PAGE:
Re: “The Fall of Rudy,” Opinion, Assemblymember Steven Sanders, T&V, Oct. 17
Thank you for the elucidating column on Rudy Guliani’s supposed fall from grace. I am confident, given his political skill, that he can recover and regroup. After all, look at what Al Sharpton was able to accomplish in the wake of the Tawana Brawley scam. Unfortunately for Rudy, he does not have political correctness on his side. Nevertheless, he will always be credited with the monumental task of having cleaned up the city after it had slipped into gross decrepitude from the previous administration.
MAN ARRESTED FOR ROBBERY AT ALBANO PLAYGROUND
Police arrested 27-year-old Francis Kareem for an alleged robbery that took place in Albano Playground at East 29th Street and Second Avenue last month.
A man told police that he left a bar across the street from the playground on September 21 while he was extremely drunk. He said that he had no recollection of what happened after he walked out of the bar but he said that he woke up inside the playground with a bloody nose and realized later that he had been robbed sometime between 4 and 7 a.m., and his keys and wallet were missing.
Francis was arrested for the alleged robbery inside the 13th precinct on Thursday, October 24 at 9 a.m. and was also charged with grand larceny. Police had no further information about what connected Francis to this incident.
MAN NABBED FOR SECOND AVE. ROBBERY
Police arrested 35-year-old Douglas Coward for an alleged robbery in front of 489 Second Avenue on Friday, October 25 at 9:31 p.m. The victim told police that Coward walked up to him and punched him in the face, causing him to fall to the ground and hit his head. The victim said that after he fell, Coward went through his pockets and took his property without permission. Shortly after the incident, the victim searched the area with officers and Coward was arrested nearby.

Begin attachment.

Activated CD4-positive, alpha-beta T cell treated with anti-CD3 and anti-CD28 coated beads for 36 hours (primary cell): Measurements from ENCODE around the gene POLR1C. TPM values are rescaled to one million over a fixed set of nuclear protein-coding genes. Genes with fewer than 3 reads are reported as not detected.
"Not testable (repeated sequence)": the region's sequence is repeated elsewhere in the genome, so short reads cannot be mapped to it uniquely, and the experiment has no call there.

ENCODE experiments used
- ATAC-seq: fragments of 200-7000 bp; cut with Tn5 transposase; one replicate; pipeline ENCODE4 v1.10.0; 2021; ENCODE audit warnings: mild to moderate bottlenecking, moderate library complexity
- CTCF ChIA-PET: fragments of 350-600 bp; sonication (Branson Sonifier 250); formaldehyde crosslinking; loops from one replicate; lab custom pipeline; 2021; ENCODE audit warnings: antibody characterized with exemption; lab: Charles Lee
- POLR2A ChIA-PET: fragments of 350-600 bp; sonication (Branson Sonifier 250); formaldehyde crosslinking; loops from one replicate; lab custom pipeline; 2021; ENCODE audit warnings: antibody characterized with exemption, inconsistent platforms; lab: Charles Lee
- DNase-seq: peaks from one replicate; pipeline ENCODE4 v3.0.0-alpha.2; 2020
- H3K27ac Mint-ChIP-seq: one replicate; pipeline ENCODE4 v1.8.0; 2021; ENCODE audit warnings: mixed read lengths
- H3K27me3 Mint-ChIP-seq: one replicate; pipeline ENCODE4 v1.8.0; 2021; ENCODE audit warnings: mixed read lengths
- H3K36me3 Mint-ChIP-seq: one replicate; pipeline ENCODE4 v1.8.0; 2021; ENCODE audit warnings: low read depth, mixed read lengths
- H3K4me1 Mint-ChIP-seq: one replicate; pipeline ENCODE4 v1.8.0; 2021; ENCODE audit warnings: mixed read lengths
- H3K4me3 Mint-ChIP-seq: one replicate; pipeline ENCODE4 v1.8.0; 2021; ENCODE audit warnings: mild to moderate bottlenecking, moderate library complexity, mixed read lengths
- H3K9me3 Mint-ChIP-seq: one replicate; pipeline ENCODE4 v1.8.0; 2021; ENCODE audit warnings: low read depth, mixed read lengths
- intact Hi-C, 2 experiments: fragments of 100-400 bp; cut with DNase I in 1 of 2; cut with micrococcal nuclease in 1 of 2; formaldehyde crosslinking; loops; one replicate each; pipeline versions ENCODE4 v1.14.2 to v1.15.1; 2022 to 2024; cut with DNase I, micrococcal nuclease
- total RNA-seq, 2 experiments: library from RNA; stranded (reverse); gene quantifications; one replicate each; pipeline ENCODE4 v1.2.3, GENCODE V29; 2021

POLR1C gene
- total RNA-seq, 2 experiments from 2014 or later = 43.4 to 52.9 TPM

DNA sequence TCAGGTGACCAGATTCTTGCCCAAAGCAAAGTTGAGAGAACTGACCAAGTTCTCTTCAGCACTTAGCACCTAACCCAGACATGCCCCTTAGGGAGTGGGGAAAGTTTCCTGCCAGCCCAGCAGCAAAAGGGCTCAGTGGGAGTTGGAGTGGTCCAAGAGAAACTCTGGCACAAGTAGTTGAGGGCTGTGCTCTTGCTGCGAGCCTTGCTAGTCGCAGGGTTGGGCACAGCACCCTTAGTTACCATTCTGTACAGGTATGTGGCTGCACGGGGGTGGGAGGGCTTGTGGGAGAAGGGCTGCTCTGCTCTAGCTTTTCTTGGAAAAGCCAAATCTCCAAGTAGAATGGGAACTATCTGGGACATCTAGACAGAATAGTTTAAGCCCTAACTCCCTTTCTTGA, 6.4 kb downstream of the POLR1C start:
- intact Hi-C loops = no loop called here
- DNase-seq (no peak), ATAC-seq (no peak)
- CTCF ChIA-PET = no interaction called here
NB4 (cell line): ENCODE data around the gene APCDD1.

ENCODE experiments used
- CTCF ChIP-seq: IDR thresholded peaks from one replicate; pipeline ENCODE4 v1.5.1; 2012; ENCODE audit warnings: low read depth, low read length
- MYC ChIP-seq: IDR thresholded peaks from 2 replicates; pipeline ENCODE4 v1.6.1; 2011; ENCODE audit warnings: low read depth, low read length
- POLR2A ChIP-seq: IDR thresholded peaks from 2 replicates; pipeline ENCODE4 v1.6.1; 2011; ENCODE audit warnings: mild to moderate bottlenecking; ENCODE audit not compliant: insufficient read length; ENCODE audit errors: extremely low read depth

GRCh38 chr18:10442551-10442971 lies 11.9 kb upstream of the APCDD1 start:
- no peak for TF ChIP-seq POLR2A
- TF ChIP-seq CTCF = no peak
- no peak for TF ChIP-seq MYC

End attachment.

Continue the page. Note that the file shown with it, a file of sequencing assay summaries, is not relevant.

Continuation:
When Tamika Gabaroum decided she finally wanted to open her restaurant, Green Garden in the East Village, she understood it wouldn’t be an easy task. But Tamika, a former public health advocate with the Peace Corps who served in UN Peacekeeping Missions in the Democratic Republic of Congo, was used to a challenge. What she couldn’t expect was her landlord, Raphael Toledano, disappearing months after signing her lease, and a new landlord arriving with demands of higher rent. And she could have never guessed that Toledano had harassed the previous long-time tenants out of their stores as well.
The challenges facing Tamika and other small business owners in New York City are well known. Rising commercial rents, competition from corporate franchises, and the growth of online shopping have forced an alarming number of mom and pop stores to close their doors.
In many community districts, vacant storefronts have become a common sight, turning once-thriving retail corridors into ghost towns. When a small business closes, it is not only a loss for their neighborhood’s local economy, but also for its vibrancy and character.
They sound like partners of a law firm… but in truth they are the firmament of law.
New York has taken center stage in the rapidly expanding impeachment inquiry of President Donald J. Trump.
Three of the key players in Congress are New Yorkers and one is our very own.